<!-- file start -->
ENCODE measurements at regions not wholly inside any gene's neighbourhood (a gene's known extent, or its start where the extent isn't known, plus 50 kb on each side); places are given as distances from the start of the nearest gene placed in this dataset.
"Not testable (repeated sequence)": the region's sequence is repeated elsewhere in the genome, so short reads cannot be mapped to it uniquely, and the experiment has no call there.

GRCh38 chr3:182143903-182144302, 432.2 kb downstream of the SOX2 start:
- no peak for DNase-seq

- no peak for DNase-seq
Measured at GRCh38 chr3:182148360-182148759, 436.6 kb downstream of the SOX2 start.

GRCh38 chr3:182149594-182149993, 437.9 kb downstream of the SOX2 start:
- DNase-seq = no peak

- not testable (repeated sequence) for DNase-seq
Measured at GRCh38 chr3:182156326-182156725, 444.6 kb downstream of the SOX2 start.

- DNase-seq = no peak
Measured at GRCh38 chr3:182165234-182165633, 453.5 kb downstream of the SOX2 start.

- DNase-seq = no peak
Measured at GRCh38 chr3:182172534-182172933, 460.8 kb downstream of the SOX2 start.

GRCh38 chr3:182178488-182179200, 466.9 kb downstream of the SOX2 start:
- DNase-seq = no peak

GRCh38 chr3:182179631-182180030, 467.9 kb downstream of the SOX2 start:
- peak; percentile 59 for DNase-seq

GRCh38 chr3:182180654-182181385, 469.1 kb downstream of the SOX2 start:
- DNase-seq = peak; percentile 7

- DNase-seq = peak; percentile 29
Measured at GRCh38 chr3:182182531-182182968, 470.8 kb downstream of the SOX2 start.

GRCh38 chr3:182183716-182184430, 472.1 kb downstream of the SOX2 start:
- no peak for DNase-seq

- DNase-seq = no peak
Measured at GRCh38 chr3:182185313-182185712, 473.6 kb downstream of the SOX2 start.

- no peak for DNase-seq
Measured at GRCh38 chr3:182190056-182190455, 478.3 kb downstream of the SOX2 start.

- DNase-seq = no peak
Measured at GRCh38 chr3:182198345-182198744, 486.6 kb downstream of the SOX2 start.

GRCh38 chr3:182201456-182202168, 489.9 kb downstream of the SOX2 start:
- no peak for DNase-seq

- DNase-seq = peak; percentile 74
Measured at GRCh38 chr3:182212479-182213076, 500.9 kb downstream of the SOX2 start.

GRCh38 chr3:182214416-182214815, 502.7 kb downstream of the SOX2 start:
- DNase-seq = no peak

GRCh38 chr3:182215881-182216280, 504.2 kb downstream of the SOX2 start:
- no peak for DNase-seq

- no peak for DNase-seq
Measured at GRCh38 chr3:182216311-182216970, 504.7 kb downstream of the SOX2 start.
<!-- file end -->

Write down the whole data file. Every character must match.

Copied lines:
ENCODE measurements at regions not wholly inside any gene's neighbourhood (a gene's known extent, or its start where the extent isn't known, plus 50 kb on each side); places are given as distances from the start of the nearest gene placed in this dataset.
"Not testable (repeated sequence)": the region's sequence is repeated elsewhere in the genome, so short reads cannot be mapped to it uniquely, and the experiment has no call there.

GRCh38 chr3:182143903-182144302, 432.2 kb downstream of the SOX2 start:
- no peak for DNase-seq

- no peak for DNase-seq
Measured at GRCh38 chr3:182148360-182148759, 436.6 kb downstream of the SOX2 start.

GRCh38 chr3:182149594-182149993, 437.9 kb downstream of the SOX2 start:
- DNase-seq = no peak

- not testable (repeated sequence) for DNase-seq
Measured at GRCh38 chr3:182156326-182156725, 444.6 kb downstream of the SOX2 start.

- DNase-seq = no peak
Measured at GRCh38 chr3:182165234-182165633, 453.5 kb downstream of the SOX2 start.

- DNase-seq = no peak
Measured at GRCh38 chr3:182172534-182172933, 460.8 kb downstream of the SOX2 start.

GRCh38 chr3:182178488-182179200, 466.9 kb downstream of the SOX2 start:
- DNase-seq = no peak

GRCh38 chr3:182179631-182180030, 467.9 kb downstream of the SOX2 start:
- peak; percentile 59 for DNase-seq

GRCh38 chr3:182180654-182181385, 469.1 kb downstream of the SOX2 start:
- DNase-seq = peak; percentile 7

- DNase-seq = peak; percentile 29
Measured at GRCh38 chr3:182182531-182182968, 470.8 kb downstream of the SOX2 start.

GRCh38 chr3:182183716-182184430, 472.1 kb downstream of the SOX2 start:
- no peak for DNase-seq

- DNase-seq = no peak
Measured at GRCh38 chr3:182185313-182185712, 473.6 kb downstream of the SOX2 start.

- no peak for DNase-seq
Measured at GRCh38 chr3:182190056-182190455, 478.3 kb downstream of the SOX2 start.

- DNase-seq = no peak
Measured at GRCh38 chr3:182198345-182198744, 486.6 kb downstream of the SOX2 start.

GRCh38 chr3:182201456-182202168, 489.9 kb downstream of the SOX2 start:
- no peak for DNase-seq

- DNase-seq = peak; percentile 74
Measured at GRCh38 chr3:182212479-182213076, 500.9 kb downstream of the SOX2 start.

GRCh38 chr3:182214416-182214815, 502.7 kb downstream of the SOX2 start:
- DNase-seq = no peak

GRCh38 chr3:182215881-182216280, 504.2 kb downstream of the SOX2 start:
- no peak for DNase-seq

- no peak for DNase-seq
Measured at GRCh38 chr3:182216311-182216970, 504.7 kb downstream of the SOX2 start.